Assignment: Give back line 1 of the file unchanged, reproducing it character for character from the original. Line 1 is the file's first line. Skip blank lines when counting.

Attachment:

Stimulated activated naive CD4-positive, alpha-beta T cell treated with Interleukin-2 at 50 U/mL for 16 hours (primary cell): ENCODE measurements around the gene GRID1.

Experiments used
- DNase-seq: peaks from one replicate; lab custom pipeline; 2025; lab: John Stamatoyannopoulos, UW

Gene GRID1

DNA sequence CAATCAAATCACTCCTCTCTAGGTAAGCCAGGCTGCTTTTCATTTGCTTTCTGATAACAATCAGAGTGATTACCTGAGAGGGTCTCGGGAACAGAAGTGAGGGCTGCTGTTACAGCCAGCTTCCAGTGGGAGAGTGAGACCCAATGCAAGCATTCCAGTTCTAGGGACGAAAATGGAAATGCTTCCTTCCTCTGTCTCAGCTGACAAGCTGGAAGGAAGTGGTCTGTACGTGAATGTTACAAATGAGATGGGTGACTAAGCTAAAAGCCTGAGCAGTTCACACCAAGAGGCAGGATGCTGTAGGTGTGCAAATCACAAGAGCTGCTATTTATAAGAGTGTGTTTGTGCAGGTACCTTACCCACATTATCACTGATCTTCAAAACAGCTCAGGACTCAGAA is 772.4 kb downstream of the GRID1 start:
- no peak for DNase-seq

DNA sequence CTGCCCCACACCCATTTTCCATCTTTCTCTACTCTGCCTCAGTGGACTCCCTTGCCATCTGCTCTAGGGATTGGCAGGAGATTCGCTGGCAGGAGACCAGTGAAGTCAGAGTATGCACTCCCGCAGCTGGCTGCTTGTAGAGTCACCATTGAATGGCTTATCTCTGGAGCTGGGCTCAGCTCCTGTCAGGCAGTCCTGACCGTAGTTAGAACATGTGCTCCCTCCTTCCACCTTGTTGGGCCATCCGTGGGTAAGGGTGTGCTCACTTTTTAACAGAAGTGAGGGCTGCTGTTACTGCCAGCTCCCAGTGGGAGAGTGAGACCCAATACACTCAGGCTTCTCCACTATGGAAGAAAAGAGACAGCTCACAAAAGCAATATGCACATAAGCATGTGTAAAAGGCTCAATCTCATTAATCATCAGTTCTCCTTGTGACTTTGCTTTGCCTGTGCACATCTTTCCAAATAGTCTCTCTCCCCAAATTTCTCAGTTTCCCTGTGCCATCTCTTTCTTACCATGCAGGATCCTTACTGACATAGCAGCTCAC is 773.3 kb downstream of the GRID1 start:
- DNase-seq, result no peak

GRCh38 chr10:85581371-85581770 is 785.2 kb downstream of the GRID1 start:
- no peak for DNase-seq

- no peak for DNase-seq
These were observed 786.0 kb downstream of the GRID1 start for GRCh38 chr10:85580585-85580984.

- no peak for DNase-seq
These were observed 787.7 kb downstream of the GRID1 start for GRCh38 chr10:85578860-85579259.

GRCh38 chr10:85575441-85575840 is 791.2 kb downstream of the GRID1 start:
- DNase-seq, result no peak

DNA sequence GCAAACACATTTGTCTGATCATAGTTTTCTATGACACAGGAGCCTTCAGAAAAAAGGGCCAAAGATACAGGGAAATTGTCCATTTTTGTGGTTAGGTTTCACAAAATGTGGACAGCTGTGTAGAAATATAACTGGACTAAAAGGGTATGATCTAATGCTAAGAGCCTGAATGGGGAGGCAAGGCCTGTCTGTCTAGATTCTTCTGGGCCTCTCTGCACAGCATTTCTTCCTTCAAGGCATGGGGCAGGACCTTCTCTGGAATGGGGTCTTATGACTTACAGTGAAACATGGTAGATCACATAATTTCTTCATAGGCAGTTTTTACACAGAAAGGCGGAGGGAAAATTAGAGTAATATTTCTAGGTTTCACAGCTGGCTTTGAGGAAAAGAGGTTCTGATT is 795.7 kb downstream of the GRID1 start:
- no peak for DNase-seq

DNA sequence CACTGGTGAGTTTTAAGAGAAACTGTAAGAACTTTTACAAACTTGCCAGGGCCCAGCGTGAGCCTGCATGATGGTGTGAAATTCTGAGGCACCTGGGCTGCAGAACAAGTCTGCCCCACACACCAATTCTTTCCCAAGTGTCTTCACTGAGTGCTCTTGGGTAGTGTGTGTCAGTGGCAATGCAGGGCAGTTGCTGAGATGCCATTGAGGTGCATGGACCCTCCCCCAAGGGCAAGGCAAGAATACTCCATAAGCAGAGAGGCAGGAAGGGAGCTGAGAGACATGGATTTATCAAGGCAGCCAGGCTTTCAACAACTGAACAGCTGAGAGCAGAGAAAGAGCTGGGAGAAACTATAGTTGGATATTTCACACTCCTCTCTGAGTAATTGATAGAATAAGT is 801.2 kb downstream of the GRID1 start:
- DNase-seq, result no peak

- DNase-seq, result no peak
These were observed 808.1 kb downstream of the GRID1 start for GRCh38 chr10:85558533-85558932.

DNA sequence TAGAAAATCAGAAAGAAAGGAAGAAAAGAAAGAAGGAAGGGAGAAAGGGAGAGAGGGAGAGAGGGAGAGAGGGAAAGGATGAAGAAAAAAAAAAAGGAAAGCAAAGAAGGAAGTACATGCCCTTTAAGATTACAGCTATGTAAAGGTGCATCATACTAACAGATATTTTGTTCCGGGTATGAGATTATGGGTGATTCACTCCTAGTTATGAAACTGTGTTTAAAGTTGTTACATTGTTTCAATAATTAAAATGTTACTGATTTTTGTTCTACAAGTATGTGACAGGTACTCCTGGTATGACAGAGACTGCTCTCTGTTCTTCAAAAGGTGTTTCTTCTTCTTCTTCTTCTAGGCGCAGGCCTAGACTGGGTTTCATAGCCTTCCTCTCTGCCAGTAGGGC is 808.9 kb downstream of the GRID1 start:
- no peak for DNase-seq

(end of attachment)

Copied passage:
Stimulated activated naive CD4-positive, alpha-beta T cell treated with Interleukin-2 at 50 U/mL for 16 hours (primary cell): ENCODE measurements around the gene GRID1.